Domestic Violence as Contagion

M. MacPherson

Research Associate

Centre for Research and Education on Violence Against Women and Children

In Nova Scotia, reporting on the massacre of twenty-two people revealed that the attacks started with the violent assault of the killer’s girlfriend. Even after that critical information was released, the connection between the mass killing and domestic violence is not being made clearly and consistently. The story of a madman who kills without reason, a normally good guy with mental health issues, killing in a pastoral rural setting where no one expects violence, is being repeated in the media over and over. And then the news cycle moves on. If we can’t name the problem and how common it is in all communities, we are never going to find a cure.

Photo credit: National Post:
https://nationalpost.com/news/canada/nova-scotia-mass-shooting-victims

Misogyny – the hatred of women, is the infection that spreads. When misogyny is crossed with white supremacy, killers believe they are entitled to an elevated status in society, which includes access to the women they desire, because they are male and white. Most mass shooters are white males. Many have a history of domestic violence. Many attempt to enter the military or police. They are drawn to having authority and using force. These men are not exceptions or outliers. They are a distinct social group that some experts want to include on watch lists of domestic terrorists. The risk to public safety becomes visible when their need for control over others rises to the surface. There are always warning signs that get missed. As a society, we wait for violence to occur before we acknowledge that a person is dangerous.

In the case of the Nova Scotia killer, a variety of media reports detail warning signs of severe domestic assault that overlap and intersect with warning signs of more generalized violence that occurred over many years. There was an assault in 2001. Wortman’s uncle filed a complaint with the RCMP ten years ago because he was afraid for his life. After a fight with his girlfriend at a party, he took the tires off of her car and then wouldn’t let her back into the house when friends drove her home. Another friend witnessed “openly controlling behaviour” by Wortman but did not recognize the seriousness of the behaviour because “they never came to blows”.

Relying on the presence or absence of physical violence as the only way to detect domestic violence misses the signposts of escalating risk along the way to tragedy. “Openly controlling behaviour” is also called coercive control. Governments are increasingly recognizing the danger it poses.

In 2015, the UK passed legislation called “coercive or controlling behaviour offence” to criminalize the type of behaviour that stops short of serious physical violence, but amounts to extreme psychological and emotional abuse. Coercive control refers to a purposeful pattern of behavior used to intimidate, control and instill fear in an intimate relationship. Much like the crime of sexual assault, stalking and harassment, coercive and controlling behavior is a form of violence which affects mainly women and vulnerable people. The offence carries a maximum of 5 years’ imprisonment, a fine or both.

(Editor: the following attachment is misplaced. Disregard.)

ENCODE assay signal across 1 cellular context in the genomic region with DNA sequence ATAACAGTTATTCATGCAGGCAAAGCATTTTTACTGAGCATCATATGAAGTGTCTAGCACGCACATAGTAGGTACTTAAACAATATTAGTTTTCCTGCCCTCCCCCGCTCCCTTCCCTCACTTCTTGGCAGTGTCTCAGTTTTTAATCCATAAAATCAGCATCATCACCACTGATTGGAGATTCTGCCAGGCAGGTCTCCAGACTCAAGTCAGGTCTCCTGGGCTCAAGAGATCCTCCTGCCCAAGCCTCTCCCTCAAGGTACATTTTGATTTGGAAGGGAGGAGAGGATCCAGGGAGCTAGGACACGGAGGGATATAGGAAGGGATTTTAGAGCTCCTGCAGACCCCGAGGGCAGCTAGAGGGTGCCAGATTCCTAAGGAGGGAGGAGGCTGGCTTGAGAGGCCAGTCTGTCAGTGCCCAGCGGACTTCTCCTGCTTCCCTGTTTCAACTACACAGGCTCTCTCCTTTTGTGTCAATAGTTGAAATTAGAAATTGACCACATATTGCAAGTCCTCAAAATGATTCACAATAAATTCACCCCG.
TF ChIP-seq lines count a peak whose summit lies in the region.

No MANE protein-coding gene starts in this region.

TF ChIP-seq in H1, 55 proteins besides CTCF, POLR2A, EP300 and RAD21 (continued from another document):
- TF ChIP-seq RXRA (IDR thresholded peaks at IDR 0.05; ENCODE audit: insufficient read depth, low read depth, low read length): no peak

More recently in Canada, the Divorce Act (Bill C-78) was amended to clearly identify family violence as a consideration in divorce proceedings. Coercive control is explicitly referenced now in Canadian law as one of the most dangerous forms of abuse in relationships.

It is too late for the twenty-two victims in Nova Scotia. We need to press the media and police to name domestic violence as a significant public health issue and to make explicit connections when the killing extends beyond the intimate relationship. To prevent future killings, as a society we have a responsibility to learn to recognize the warning signs of domestic violence as well as the signs of escalating danger and risk. We can learn to intervene earlier by recognizing and responding to coercive controlling behaviour as a potentially lethal symptom that can lead to devastating consequences.

Take Action

The Centre for Research and Education on Violence Against Women and Children has resources that can teach everyone to recognize warning signs of domestic violence, how to respond safely and effectively and where to refer to find help. Recognize, Respond and Refer

Make It Our Business is a workplace program in Ontario that prepares individuals and organizations to address domestic violence at work. Schedule a training for your workplace.

Neighbours, Friends and Families is a community-based resource to support bystanders, those people who are closest to situations of domestic violence who may see what is happening but not know how to respond. They are neighbours, friends or family members.



[1] The World Health Organization reports that 30% of women will experience physical and/or sexual violence from their partner. The UN reports that half of all women killed are killed by their partner or another male family member.